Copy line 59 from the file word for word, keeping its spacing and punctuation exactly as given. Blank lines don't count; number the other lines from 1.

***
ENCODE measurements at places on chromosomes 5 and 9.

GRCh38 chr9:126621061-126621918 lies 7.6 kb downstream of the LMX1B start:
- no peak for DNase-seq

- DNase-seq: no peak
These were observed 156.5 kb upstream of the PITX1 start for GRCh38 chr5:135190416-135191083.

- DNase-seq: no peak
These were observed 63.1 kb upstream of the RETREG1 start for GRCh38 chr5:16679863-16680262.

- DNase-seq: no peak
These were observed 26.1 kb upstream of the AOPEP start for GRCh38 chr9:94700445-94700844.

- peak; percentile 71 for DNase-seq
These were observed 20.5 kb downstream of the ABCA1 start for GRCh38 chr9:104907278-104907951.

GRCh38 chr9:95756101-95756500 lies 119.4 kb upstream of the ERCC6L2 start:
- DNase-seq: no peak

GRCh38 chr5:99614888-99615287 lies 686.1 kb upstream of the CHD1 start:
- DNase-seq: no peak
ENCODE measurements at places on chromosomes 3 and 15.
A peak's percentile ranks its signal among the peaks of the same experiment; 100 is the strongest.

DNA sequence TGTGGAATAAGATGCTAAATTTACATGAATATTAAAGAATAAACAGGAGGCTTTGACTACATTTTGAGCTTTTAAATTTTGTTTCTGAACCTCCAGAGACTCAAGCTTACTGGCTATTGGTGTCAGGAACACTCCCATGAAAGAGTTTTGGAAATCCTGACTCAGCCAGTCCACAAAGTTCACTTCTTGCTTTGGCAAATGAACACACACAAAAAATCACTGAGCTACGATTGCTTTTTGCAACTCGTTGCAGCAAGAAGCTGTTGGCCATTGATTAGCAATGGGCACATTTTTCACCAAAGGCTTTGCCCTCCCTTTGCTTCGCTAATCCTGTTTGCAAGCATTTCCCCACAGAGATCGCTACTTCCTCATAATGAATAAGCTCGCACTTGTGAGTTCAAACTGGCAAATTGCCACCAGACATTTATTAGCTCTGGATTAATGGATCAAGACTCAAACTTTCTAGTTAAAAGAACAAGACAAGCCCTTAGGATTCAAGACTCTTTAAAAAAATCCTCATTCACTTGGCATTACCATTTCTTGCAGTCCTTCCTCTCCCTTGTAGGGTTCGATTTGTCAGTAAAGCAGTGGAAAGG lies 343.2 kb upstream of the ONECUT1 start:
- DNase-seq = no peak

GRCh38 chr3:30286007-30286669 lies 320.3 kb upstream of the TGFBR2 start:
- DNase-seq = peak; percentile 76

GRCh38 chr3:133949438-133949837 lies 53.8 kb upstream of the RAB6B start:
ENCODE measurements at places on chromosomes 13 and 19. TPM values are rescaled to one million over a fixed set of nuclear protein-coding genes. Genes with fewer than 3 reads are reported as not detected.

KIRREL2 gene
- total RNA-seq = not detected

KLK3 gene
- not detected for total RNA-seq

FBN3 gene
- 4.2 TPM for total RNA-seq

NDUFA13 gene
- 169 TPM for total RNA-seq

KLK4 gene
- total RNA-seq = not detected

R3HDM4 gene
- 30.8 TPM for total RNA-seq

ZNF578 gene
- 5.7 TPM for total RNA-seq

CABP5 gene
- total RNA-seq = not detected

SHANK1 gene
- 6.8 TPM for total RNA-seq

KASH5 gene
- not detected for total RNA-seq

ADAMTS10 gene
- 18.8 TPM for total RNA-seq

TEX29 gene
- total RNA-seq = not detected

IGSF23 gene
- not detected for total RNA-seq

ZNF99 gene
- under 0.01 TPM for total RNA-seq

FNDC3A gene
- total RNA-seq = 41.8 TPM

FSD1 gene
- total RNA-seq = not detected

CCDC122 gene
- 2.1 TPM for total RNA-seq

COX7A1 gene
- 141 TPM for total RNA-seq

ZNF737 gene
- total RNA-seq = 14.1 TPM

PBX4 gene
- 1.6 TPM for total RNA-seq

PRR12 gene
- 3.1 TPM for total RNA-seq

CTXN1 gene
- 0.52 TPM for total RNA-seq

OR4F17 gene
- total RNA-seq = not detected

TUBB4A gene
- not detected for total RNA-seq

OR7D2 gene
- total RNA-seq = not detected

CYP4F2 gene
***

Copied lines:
- 141 TPM for total RNA-seq